- Changes in the rhythm of the heart
Although patients over 60 with AML can benefit from intensive treatment, researchers have been evaluating more effective and safer ways to treat older patients. To that end the US Food and Drug Administration (FDA) approved several specific therapies for elderly patients unable to undergo more aggressive treatment in 2018.
The BCL-2 (B-cell lymphoma 2) protein is a type of protein that is found in certain types of cancers that affect blood cells. This protein inhibits the death of cancer cells, enabling the cancer cells to grow and spread. Venclexta is an agent that inhibits the BCL-2 protein from protecting the survival of cancer cells, thereby resulting in reduced growth and/or the death of cancer cells. The combination of Venclexta with azacitidine or decitabine produced an overall response rate of 91% in elderly patients which led to the FDA approval.
Daurismo is a “Hedgehog pathway inhibitor”. The Hedgehog signaling pathway plays an essential role in embryogenesis, the process by which human embryos are developed. In adults, the abnormal activation of the hedgehog pathway appears to contribute to the development and persistence of cancer stem cells. Daurismo disruption of this pathway prevents the development and survival of these cancer stem cells.
Daurismo in combination with the standard low-dose cytarabine (LDAC) chemotherapy was evaluated and was demonstrated to improve overall survival when compared to LDAC alone in adult AML patients who would not tolerate intensive chemotherapy. The average overall survival was doubled to 8.3 months for patients treated with Daurismo plus LDAC compared with 4.3 months for patients treated with LDAC only.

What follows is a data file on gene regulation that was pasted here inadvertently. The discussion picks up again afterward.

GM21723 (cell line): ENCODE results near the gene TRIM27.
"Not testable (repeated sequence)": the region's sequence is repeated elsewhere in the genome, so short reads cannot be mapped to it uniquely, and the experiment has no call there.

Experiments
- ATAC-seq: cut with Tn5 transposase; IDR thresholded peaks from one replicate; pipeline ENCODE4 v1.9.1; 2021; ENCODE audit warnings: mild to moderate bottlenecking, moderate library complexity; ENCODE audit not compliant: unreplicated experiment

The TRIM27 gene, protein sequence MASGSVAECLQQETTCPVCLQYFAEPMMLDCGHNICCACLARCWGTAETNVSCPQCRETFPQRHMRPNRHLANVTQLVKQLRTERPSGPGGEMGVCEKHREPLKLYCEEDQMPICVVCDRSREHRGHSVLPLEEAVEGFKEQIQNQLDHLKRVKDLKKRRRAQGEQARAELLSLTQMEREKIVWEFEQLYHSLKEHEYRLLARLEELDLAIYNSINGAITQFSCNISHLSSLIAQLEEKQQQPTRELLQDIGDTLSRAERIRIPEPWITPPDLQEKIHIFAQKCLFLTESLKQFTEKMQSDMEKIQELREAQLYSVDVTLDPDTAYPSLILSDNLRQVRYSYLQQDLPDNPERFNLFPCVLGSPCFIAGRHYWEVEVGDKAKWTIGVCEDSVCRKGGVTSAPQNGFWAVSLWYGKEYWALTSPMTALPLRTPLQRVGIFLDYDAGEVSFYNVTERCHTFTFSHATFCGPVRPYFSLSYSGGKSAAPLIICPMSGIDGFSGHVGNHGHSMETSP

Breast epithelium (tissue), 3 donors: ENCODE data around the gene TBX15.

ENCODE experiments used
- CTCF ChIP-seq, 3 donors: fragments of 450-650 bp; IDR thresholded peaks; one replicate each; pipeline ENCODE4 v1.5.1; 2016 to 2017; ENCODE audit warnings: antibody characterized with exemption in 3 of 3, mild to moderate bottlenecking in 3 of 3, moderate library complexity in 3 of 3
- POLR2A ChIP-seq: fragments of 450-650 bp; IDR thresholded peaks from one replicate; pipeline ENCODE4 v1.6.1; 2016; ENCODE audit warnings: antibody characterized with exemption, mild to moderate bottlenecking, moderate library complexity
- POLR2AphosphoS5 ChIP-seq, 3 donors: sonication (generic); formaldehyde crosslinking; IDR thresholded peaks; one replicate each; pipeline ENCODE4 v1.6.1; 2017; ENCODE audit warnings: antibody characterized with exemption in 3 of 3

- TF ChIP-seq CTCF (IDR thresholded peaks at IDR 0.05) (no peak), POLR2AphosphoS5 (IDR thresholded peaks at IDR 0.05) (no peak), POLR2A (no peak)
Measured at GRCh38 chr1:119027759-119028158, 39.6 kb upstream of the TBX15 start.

The recent development of these novel precision cancer medicines targeting specific abnormalities that lead to the development of AML significantly expand treatment options, especially for older individuals.
- Perl A. AML: Progress — finally? Presented at: HemOnc Today New York; March 21-23, 2019; New York.
- ClinicalTrials.gov. Study of AG-120 (Ivosidenib) vs. Placebo in Combination With Azacitidine in Patients With Previously Untreated Acute Myeloid Leukemia With an IDH1 Mutation (AGILE). Available at: https://clinicaltrials.gov/ct2/show/NCT03173248. Last accessed: July 2021.
- Venugopal S, Takahashi K, Daver N, et al. Efficacy and safety of enasidenib and azacitidine combination in patients with IDH2 mutated acute myeloid leukemia and not eligible for intensive